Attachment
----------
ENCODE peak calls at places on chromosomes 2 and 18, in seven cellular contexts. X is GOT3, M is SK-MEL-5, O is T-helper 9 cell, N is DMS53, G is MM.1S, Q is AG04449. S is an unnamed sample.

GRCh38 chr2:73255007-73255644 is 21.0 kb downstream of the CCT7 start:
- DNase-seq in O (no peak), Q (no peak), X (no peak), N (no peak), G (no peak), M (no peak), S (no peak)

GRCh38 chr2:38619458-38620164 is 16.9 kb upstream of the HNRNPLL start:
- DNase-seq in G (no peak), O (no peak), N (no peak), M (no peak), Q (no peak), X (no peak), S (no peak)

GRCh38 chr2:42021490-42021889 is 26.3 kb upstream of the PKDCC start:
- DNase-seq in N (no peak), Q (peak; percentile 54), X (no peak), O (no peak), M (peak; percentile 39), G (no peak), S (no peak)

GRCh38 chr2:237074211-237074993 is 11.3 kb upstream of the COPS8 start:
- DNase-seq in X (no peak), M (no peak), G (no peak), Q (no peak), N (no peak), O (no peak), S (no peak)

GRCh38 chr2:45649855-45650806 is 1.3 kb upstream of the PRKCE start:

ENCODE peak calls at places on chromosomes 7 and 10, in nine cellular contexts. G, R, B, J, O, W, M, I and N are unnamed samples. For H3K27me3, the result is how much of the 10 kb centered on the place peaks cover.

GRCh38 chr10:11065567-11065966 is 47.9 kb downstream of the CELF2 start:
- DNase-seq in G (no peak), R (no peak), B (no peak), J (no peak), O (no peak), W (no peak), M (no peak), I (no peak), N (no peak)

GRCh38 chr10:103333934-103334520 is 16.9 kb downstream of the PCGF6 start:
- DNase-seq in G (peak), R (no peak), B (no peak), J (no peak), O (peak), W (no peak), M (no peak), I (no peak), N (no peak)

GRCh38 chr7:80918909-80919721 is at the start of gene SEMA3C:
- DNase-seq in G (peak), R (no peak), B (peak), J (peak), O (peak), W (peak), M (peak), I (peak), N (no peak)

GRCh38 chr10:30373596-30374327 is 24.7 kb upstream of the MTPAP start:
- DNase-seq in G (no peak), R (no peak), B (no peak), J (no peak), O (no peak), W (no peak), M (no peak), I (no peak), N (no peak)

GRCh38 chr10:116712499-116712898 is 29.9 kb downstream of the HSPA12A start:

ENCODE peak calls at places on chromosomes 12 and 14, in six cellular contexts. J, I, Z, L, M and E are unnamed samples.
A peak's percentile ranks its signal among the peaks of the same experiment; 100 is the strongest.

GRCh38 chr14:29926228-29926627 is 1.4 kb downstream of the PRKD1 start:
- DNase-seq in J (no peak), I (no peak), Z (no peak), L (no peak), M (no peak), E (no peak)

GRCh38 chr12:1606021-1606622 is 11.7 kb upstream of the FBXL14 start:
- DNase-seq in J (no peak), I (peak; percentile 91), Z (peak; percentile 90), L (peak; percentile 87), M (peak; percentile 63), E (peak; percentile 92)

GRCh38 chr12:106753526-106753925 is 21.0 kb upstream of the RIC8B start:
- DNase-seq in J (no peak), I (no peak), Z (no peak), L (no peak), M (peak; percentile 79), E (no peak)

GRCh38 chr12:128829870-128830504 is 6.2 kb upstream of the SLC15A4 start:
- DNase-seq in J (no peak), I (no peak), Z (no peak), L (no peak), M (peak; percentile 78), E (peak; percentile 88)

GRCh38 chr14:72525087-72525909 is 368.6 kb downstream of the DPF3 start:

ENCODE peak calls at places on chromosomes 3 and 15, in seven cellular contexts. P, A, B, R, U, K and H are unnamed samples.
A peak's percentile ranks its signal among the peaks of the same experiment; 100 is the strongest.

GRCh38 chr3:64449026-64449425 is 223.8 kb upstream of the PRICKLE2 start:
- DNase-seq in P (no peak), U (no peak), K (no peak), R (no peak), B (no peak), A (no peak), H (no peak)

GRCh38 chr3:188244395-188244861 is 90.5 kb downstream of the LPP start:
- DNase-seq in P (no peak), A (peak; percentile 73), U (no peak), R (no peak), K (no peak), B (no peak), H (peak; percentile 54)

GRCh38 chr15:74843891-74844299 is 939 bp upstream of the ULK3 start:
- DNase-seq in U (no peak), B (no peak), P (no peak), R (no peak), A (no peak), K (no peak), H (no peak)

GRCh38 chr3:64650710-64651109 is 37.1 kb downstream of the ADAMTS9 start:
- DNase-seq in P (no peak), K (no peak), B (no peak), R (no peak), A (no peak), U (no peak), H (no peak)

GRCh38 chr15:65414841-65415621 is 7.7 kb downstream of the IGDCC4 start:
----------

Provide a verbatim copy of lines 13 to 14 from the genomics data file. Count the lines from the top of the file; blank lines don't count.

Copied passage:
- DNase-seq in G (no peak), R (no peak), B (no peak), J (no peak), O (no peak), W (no peak), M (no peak), I (no peak), N (no peak)

GRCh38 chr10:103333934-103334520 is 16.9 kb downstream of the PCGF6 start: